Page 3 of 44
#81
Quote by axemanchris
This is exactly my range. Although, I can inconsistently sing a bit lower and in some instances grab the B natural, but for all practical terms, this is exactly it.

CT


that's interesting. lol

I'm not really all that into singing though, the guys in my band want to do an Iron Maiden cover and since I have the highest voice (apparently strongest as well ) they want me to take a crack at singing it.

As for the other vocalists I asked about, that was just incase we decided to do some Def Leppard stuff and the other guys chicken out again .
#82
I'm a guitar player in a metal band but have recently had to adopt the role as singer as well now i've sung before and i usually do alright but its been a while and lately i'll get through 3 maybe 4 songs then i start getting headaches and it'll throb after each verse, am i doing something wrong? , is something wrong with me, no one seems to know , i'm hopefull that the UG community may be able to help ,

thanks.
#83
Quote by I'MNOOPID
I'm a guitar player in a metal band but have recently had to adopt the role as singer as well now i've sung before and i usually do alright but its been a while and lately i'll get through 3 maybe 4 songs then i start getting headaches and it'll throb after each verse, am i doing something wrong? , is something wrong with me, no one seems to know , i'm hopefull that the UG community may be able to help ,

thanks.


You're probly pushing too hard for your body to handle, lighten it up or do a few and rotate singers in your band. That's my excuse when our lead vocalist doesn't show up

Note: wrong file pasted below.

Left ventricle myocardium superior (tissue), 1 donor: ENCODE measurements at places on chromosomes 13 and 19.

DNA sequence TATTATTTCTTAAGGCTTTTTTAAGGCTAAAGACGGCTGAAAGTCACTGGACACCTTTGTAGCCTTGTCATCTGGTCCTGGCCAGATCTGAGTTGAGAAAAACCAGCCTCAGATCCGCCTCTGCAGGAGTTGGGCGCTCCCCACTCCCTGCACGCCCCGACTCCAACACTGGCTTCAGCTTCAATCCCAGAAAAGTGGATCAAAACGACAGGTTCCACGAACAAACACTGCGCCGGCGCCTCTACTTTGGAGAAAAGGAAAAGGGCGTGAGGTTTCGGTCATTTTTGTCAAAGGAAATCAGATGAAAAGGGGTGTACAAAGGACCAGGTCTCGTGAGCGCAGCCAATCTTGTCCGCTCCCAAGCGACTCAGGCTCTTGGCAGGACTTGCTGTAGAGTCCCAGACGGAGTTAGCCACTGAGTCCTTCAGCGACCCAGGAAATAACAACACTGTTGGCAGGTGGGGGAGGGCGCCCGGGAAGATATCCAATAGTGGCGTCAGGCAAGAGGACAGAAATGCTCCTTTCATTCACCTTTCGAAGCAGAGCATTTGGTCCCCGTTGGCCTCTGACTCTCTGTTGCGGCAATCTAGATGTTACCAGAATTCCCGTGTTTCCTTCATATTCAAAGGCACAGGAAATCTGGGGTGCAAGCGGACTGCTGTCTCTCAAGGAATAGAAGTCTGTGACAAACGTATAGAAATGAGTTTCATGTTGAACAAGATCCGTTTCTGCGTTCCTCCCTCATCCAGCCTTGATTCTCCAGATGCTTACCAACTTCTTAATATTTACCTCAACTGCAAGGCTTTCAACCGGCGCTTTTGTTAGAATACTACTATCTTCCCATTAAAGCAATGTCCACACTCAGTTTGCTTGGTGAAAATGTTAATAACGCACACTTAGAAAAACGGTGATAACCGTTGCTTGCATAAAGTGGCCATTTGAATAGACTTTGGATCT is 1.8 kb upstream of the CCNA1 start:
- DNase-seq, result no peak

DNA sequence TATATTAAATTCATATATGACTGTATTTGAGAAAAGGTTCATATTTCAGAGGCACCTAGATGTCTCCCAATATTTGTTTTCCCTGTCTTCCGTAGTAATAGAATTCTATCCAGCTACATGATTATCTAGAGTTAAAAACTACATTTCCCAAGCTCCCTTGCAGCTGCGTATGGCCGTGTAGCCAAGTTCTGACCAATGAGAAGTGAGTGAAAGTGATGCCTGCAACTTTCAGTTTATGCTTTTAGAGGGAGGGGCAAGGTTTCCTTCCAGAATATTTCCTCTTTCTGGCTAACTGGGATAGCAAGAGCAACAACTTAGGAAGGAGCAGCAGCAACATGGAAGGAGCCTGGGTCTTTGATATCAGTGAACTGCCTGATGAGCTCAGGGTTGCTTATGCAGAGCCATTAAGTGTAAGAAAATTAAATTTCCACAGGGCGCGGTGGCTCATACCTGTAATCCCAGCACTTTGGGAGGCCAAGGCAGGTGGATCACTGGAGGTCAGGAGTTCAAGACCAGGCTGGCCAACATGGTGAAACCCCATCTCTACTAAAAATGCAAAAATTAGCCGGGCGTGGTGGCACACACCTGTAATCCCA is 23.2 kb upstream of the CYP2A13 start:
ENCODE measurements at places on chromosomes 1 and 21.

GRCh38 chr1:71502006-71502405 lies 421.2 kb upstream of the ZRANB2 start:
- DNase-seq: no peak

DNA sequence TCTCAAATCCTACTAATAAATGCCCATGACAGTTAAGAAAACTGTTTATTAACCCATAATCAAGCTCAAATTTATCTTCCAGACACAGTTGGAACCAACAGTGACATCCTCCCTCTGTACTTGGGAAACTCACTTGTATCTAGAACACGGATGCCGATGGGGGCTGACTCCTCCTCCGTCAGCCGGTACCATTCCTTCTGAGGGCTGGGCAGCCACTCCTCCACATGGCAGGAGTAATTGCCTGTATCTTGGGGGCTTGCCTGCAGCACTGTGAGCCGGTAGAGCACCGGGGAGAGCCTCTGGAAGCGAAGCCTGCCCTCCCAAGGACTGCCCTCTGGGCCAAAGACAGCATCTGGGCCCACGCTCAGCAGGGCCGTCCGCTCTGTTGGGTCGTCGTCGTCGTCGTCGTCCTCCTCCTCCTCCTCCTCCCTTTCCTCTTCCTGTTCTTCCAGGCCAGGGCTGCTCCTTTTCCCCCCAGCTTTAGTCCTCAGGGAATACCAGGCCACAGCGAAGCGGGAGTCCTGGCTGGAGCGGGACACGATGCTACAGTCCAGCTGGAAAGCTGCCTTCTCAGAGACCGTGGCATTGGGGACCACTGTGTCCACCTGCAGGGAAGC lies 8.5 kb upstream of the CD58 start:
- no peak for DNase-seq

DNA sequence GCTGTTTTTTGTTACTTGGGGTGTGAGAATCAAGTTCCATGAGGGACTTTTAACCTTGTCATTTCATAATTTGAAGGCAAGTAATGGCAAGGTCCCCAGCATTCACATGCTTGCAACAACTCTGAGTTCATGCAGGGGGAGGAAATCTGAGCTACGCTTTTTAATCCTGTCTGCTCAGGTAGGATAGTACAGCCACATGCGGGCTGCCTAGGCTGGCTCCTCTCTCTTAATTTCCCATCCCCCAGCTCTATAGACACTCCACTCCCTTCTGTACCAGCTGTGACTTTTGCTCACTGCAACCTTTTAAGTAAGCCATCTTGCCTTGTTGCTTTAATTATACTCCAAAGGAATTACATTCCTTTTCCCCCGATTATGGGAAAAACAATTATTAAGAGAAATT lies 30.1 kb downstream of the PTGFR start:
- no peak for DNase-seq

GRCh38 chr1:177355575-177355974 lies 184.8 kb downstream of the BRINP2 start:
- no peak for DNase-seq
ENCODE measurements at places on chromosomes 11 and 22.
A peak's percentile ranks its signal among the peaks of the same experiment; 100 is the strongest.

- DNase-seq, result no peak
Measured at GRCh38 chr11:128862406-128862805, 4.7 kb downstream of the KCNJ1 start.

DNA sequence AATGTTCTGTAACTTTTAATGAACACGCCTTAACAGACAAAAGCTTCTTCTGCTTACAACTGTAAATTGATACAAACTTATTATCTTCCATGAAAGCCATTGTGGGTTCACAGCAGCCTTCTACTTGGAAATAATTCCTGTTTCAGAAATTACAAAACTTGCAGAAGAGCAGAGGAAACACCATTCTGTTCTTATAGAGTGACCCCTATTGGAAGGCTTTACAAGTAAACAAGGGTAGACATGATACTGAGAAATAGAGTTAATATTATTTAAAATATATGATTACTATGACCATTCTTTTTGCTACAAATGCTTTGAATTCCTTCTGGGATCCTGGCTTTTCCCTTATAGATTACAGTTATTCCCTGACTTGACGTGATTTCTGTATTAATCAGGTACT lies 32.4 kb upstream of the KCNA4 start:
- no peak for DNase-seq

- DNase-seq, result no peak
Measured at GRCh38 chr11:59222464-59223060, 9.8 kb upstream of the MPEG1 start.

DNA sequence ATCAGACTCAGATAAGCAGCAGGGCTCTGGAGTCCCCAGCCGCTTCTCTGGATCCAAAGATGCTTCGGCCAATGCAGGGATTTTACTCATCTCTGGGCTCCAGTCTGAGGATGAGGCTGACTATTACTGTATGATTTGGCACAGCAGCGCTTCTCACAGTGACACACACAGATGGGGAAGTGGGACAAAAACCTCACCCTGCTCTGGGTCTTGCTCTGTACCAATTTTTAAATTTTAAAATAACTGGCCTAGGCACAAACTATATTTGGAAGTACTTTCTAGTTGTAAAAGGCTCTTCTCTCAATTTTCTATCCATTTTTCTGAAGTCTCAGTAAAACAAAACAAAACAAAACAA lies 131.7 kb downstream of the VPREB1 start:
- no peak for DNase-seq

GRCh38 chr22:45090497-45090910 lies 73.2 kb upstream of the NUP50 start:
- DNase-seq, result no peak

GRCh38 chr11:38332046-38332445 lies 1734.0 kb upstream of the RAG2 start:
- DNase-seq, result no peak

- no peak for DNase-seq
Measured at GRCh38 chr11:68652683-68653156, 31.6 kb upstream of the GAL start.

Just practice more and you won't get the headaches as often.
#84
Careful there.... if you keep 'practicing' the wrong things, then your voice will only continue to get worse. You are clearly straining too much, and if you are getting those symptoms after only a handful of songs, you will be well on the road to nodes before you know it.

You need to learn proper technique.

Now... speaking of....

Quote by jc71corvette
Question here, who knows about speech level singing?
I think its mixing your chest and head voice into one voice. And your voice will not strain when you sing at speech level. My question is does this limit you as to how high you can sing? Any mainstream rock artist use this type of singing? Anything else I should know about speech level singing?


From the little bit I know about SLS, it sounds like it has a lot in common with Bel Canto. The bit about mixing your chest voice and head voice into one voice, and developing consistency across that range; and not straining sounds a lot like it. Check yourself at www.thebelcantotechnique.com and see. I'm curious as to how the two techniques are different. I'll bet that SLS has nothing to do with the inhalation of the voice, but that's a whole other bag of tricks.

Bel Canto doesn't limit your range whatsoever. If you are singing with proper technique, your range will increase. It will have no choice. When your range is limited, it is because you are doing something to limit it. Remove those barriers with good technique, and you will improve that.

CT
Could I get some more talent in the monitors, please?